• Software exec IDs seven elements of federal privacy, security, and disclosure compliance
    Every CIO and CTO pondering how to get their company into compliance with the dizzying array of federal privacy, security, and disclosure legislation will tell you these federal laws are vague and ambiguously written. Here is a sample of what is out there, including the Patriot Act.
  • Microsoft to add 'black box' to Windows
    Microsoft has announced its plans to add the equivalent of a flight data recorder to PCs. In the lively article discussion, TechRepublic member apotheon discusses the social, political, and philosophical aspects of the USA Patriot Act.
  • National Venture Capital Association: Guidance for compliance with the USA Patriot Act
    The USA Patriot Act requires, according to officials at the U.S. Department of Treasury, venture capital funds, and consequently, venture capital firms that manage them, to comply with federal anti-money laundering (AML) laws. Learn more about complying with the USA Patriot Act on the National Venture Capital Association's Web site.
  • Basic facts about money laundering
    This document from the Financial Action Task Force on money laundering explains what money laundering is, what effect it has, and the Forty Recommendations for action against money laundering.
  • Interagency CIP Guidance Issued
    This article by Sue Burt, Senior Attorney - Bankers Systems Inc., addresses a few of the regulatory interpretations of an interagency guidance released by the federal regulatory agencies in complying with the Customer Identification Program requirements under Section 326 of the USA Patriot Act.

White papers

  • Complying with confidence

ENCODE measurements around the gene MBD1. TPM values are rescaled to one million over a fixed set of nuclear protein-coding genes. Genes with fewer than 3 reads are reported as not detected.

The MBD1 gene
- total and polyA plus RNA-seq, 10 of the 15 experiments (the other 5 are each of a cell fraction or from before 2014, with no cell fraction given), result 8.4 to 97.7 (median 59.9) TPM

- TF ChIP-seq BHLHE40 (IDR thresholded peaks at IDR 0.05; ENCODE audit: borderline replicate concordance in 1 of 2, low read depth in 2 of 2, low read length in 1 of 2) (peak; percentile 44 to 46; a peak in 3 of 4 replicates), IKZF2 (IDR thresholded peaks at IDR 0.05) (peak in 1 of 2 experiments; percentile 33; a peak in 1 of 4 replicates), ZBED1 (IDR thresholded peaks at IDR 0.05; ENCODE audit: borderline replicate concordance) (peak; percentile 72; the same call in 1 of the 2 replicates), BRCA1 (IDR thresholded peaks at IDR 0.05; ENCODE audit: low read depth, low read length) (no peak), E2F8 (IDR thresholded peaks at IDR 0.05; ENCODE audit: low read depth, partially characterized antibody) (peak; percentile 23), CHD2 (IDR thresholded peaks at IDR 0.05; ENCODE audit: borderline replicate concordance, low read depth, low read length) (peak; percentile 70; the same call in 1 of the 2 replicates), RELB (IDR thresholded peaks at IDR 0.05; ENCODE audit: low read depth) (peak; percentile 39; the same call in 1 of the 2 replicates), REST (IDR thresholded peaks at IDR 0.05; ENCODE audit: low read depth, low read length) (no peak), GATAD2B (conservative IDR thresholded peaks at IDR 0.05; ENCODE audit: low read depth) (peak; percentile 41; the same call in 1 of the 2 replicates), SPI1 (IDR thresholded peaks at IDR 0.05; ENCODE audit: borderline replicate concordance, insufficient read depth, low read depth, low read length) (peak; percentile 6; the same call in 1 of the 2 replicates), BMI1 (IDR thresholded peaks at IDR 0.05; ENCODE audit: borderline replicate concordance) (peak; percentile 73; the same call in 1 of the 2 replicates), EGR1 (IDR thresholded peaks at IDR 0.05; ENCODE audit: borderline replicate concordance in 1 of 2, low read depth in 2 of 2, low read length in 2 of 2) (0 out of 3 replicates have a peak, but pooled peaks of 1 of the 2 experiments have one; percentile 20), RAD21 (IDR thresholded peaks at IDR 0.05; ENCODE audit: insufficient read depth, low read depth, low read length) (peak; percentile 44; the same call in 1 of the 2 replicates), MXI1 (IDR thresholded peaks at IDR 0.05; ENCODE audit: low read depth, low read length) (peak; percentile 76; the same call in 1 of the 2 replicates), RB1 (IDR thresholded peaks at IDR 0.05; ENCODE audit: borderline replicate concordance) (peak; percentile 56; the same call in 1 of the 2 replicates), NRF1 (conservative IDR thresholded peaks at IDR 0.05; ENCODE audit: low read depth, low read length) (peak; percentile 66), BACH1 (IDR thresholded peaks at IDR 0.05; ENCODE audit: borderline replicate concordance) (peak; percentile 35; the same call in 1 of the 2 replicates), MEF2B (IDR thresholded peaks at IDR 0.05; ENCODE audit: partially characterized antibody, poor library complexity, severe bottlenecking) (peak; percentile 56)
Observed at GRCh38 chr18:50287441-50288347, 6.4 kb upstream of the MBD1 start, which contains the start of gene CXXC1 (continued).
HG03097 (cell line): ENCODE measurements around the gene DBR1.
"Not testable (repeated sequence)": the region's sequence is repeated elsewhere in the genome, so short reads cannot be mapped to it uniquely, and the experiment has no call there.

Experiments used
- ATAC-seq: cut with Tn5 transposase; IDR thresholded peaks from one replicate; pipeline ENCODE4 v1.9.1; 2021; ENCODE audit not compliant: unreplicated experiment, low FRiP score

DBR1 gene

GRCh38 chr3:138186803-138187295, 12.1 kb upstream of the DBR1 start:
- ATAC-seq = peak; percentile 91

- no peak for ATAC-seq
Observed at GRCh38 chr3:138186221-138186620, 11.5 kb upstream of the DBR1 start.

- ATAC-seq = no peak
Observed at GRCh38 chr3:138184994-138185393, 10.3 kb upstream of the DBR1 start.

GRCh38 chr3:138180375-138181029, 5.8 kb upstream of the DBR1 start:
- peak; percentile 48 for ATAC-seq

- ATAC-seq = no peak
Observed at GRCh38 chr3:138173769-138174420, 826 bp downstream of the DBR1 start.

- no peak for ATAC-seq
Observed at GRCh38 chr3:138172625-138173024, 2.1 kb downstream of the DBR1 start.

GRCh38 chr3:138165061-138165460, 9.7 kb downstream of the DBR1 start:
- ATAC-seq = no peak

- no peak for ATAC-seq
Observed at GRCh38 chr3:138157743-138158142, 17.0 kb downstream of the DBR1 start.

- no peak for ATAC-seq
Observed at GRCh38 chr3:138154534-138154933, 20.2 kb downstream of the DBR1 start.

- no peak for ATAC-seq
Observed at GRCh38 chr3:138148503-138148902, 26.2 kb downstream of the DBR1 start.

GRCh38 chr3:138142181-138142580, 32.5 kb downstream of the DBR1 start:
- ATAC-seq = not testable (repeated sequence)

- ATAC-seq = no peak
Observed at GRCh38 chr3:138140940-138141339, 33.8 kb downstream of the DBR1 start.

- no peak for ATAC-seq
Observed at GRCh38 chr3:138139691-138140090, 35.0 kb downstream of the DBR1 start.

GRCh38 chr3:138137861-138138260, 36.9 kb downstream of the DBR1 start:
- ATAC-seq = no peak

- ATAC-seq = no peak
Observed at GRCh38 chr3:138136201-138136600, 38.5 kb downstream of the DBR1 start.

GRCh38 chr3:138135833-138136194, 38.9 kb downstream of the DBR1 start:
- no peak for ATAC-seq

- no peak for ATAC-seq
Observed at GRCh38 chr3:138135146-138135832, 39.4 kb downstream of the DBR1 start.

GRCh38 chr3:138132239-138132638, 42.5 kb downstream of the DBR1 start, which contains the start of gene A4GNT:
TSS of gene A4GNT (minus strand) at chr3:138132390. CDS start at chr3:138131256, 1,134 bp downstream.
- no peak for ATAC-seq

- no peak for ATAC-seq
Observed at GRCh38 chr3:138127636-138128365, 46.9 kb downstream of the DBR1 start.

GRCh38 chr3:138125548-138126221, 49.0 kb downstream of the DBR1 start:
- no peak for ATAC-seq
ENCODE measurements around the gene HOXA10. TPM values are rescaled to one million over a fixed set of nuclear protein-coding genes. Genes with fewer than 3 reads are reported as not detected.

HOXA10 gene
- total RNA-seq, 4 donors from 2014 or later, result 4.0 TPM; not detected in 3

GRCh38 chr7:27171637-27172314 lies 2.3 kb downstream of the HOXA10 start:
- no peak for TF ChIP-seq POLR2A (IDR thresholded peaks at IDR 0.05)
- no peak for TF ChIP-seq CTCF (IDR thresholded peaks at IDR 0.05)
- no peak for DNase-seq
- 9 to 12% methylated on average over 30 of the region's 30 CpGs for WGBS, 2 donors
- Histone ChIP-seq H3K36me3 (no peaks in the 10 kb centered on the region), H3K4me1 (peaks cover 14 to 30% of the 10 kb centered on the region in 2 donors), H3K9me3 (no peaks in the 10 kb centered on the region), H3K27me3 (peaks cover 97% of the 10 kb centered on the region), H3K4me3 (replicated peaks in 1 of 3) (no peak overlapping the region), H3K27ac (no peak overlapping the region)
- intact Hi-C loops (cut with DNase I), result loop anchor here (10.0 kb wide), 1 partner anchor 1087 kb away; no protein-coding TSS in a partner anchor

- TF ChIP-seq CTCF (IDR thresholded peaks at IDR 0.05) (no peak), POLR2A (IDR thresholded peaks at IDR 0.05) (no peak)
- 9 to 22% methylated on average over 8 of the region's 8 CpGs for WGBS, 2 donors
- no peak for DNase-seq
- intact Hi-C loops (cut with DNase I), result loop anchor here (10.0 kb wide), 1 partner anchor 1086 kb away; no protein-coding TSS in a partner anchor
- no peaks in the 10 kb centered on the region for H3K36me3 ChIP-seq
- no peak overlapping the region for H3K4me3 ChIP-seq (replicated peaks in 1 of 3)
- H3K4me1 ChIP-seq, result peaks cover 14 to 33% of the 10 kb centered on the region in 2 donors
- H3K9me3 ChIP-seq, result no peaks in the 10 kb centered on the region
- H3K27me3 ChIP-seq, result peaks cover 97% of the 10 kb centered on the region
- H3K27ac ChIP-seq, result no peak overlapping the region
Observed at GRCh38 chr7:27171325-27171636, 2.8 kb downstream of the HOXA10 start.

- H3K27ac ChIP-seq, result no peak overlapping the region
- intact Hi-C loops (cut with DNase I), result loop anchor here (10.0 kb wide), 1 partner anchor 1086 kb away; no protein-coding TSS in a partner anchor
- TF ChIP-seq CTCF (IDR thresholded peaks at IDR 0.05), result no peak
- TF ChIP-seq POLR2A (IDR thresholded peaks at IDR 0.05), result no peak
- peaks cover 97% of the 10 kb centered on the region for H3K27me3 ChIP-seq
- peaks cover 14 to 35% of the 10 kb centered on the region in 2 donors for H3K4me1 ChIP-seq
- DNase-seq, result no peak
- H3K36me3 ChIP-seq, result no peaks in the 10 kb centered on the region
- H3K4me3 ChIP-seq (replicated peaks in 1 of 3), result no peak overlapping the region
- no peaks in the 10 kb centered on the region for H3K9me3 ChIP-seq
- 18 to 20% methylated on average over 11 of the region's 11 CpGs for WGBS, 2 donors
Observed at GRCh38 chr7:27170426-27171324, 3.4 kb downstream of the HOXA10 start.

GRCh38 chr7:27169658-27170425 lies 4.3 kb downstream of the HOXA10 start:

Whether it is Sarbanes-Oxley, Basel II, International Accounting Standards (IAS), HIPAA, or the USA Patriot Act, integrating information in support of compliance is not a one-off proposition. Compliance requires ongoing and constant enforcement. It's never a matter of simply checking a box and then moving to another project. Companies typically dedicate one or two people solely to compliance projects. Read this paper from the Sarbanes-Oxley Compliance Journal to learn how to effectively handle data integration and provide visibility.
  • Managing e-mail security policy and regulatory compliance requirements
    The Sarbanes-Oxley Act, Health Insurance Portability and Accountability Act (HIPAA), the Gramm-Leach-Bliley Act (GLBA) and the threats highlighted by the CAN-SPAM and Internet Spyware Prevention Acts have driven major changes in the systems, processes, and security inside organizations. This paper by Proofpoint addresses both general and industry-specific business regulations and how they impact an organization's e-mail system.
  • Helping Clients to Address Their Anti-Money Laundering (AML) Regulatory Compliance Issues in the Banking Industry
    The U.S. Congress ratified the USA PATRIOT Act, which provides more stringent AML regulations and imposes significantly harsher penalties for banks and financial institutions in the event of noncompliance. While regulatory requirements are the primary drivers for AML compliance, the potential loss of a bank's reputation acts as a compelling secondary concern. Read this paper from IBM, which provides key elements for an effective AML solution.